SEMINAR: Experiments in Multiphase Flows: Bubbles, Cavitation and X-Rays
Multiphase flows are encountered in almost every aspect of modern life; including energy production, biological flows, chemical industry, aerospace sciences and naval hydrodynamics. Measurement of the dispersed phase’s void fraction distribution is often of critical importance, as we seek to better understand the flow dynamics and develop physics-based models to predict the flows. However, measurement of even the local time-dependent volume fraction is quite a challenge; especially in flows where an intrusive probe is likely to significantly perturb the flow (e.g. cavitating flows). And, often it would be preferable to measure the full two- or three-dimensional spatial distribution of the time-dependent phase fractions without disturbing the flow, and with no a-priori knowledge of the topology. This can be accomplished by radiation based techniques, such as two-dimensional x-ray densitometry and computed tomography.
The basic principles and some of the technical challenges of x-ray techniques for multiphase flows will be discussed, and results from experiments carried out in the University of Michigan’s 210 mm cavitation tunnel and more recently at Lawrence Berkeley National Laboratory’s Advanced Light Source will be presented. First, we review results form an experiment designed to validate the x-ray measurements via comparison to measurement data yielded by optical probes. Second, we review select results form an experiment that is part of a larger ongoing research effort intended to improve the physical understanding of a canonical cavitating flow, quantify the effect of non-condensable gas injected into the cavity, and to provide validation quality data for accompanying CFD Verification & Validation efforts. During this experiment x-ray densitometry enabled the identification of an unexpected flow regime where a condensation shock is dominant, as opposed to a re-entrant jet as often assumed. Third, we conclude with an introduction to recent work to develop an improved time-resolved computed tomography system, and with a brief discussion of the future prospects of x-ray techniques for multiphase flow research.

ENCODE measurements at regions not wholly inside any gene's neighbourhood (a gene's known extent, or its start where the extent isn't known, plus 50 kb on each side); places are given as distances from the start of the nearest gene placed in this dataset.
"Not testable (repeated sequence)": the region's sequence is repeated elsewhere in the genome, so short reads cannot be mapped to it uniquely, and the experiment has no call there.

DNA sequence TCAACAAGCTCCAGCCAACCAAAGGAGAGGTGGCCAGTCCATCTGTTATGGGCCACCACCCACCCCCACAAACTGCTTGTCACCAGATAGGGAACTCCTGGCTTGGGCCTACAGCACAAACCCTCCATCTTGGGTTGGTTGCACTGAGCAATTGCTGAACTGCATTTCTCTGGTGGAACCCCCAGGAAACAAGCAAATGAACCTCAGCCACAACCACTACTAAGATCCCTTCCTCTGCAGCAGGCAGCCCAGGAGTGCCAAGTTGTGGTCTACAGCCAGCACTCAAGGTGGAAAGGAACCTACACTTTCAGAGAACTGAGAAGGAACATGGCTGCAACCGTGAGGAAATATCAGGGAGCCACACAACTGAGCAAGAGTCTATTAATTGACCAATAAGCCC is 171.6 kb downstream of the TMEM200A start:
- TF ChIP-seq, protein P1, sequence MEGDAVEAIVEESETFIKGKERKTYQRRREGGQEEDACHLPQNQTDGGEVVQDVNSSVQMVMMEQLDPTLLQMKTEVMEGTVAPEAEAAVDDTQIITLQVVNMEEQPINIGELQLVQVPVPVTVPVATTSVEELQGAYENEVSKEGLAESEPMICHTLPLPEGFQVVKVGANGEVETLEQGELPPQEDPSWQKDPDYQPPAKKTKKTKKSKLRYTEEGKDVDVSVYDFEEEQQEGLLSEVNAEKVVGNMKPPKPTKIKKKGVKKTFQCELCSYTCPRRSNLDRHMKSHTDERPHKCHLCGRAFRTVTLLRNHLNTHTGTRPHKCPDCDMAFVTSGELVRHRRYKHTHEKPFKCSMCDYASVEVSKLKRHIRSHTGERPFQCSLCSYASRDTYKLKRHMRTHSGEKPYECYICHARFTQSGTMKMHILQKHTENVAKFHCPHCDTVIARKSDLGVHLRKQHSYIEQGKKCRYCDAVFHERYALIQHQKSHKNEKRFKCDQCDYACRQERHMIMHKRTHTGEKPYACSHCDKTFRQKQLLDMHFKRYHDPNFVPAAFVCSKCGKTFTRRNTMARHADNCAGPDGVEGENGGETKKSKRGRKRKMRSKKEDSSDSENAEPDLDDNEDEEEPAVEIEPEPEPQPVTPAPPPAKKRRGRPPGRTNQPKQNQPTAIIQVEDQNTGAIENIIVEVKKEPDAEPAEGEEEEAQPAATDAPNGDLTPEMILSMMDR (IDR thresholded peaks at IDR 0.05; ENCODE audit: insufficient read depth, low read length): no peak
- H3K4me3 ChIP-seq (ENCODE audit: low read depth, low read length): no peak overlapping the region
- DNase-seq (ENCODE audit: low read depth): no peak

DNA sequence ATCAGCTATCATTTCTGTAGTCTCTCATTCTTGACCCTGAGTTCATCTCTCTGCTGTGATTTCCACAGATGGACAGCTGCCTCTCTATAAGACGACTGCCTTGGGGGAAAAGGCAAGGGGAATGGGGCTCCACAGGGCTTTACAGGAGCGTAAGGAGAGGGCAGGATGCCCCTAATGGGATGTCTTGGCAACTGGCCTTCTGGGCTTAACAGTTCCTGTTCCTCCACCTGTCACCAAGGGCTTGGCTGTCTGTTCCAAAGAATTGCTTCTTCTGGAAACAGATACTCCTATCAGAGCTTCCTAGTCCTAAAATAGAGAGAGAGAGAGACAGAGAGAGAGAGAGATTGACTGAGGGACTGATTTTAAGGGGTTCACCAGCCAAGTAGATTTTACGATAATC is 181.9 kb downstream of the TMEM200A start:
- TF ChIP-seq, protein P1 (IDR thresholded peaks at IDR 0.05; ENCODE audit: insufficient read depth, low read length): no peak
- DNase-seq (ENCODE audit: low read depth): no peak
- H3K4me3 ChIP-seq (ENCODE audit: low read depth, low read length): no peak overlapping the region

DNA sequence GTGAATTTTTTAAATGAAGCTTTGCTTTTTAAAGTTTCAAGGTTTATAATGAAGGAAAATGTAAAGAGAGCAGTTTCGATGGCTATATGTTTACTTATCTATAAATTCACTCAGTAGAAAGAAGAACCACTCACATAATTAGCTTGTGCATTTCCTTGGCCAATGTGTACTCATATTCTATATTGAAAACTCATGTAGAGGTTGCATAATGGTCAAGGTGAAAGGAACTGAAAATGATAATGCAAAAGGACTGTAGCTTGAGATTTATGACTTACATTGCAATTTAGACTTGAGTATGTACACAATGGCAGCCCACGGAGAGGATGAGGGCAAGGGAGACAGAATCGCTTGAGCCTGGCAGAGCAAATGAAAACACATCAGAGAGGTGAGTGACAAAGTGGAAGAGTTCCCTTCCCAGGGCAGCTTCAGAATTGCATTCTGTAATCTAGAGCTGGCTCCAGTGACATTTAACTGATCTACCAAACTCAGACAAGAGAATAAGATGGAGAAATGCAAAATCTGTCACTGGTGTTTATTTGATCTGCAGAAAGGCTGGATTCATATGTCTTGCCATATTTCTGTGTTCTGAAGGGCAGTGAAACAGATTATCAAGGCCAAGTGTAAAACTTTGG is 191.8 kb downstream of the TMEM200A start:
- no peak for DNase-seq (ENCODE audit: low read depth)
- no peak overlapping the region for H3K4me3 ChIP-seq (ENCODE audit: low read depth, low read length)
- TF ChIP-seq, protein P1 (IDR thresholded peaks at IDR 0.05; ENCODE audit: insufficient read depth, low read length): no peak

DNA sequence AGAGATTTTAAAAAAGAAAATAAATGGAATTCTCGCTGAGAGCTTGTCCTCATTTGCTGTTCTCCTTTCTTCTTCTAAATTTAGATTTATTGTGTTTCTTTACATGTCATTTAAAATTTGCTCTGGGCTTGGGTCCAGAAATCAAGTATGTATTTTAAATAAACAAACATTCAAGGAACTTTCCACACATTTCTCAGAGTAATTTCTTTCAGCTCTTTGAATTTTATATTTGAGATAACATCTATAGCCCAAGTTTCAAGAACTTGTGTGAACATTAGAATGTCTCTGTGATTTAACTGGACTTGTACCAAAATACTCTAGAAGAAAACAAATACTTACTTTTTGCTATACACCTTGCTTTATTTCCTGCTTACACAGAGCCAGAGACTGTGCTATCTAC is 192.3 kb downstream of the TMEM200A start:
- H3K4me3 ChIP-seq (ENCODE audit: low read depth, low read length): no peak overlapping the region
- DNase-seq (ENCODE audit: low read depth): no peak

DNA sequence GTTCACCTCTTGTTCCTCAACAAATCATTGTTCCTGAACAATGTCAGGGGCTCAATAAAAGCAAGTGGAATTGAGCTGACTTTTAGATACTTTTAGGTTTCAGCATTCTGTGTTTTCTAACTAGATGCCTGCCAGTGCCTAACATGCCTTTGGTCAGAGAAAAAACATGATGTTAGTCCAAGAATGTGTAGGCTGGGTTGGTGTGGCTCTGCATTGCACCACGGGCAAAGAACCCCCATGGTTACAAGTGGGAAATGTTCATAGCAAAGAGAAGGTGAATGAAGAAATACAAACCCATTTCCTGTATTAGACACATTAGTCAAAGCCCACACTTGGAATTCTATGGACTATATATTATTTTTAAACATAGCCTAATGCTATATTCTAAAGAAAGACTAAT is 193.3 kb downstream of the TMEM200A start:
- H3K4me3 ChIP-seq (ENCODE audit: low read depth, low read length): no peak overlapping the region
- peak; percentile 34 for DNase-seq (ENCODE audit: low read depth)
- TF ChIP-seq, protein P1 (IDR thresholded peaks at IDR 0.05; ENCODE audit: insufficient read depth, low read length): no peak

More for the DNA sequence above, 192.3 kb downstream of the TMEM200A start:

Assistant Professor and Director of the FLOW Laboratory, UC Berkeley
Simo A. Mäkiharju is an Assistant Professor at UC Berkeley. Prof. Mäkiharju’s undergraduate studies were in Energy Technology at the Lappeenranta University of Technology, Finland. In 2005 he received his Mechanical Engineering M.Sc. from the Ohio State University and his Ph.D. in 2012 from the University of Michigan. His graduate research focused on the reduction of hydrodynamic drag by gas injection and the development of a time-resolved x-ray densitometry imaging system for the study of multiphase flows. He continued at the University of Michigan as a Post-Doctoral Research Fellow (2012-2014) and as an Assistant Research Scientist (2014-2015) investigating single- and multiphase flow mixing in channel flows while continuing the development of x-ray based 2D and 3D flow measurement techniques. Starting as an Assistant Professor at UC Berkeley in January of 2016, he is continuing to pursue his research interest in advancing the physical understanding of high-Reynolds number single- and multiphase flows through experimental research, primarily through the development and use of advanced experimental techniques.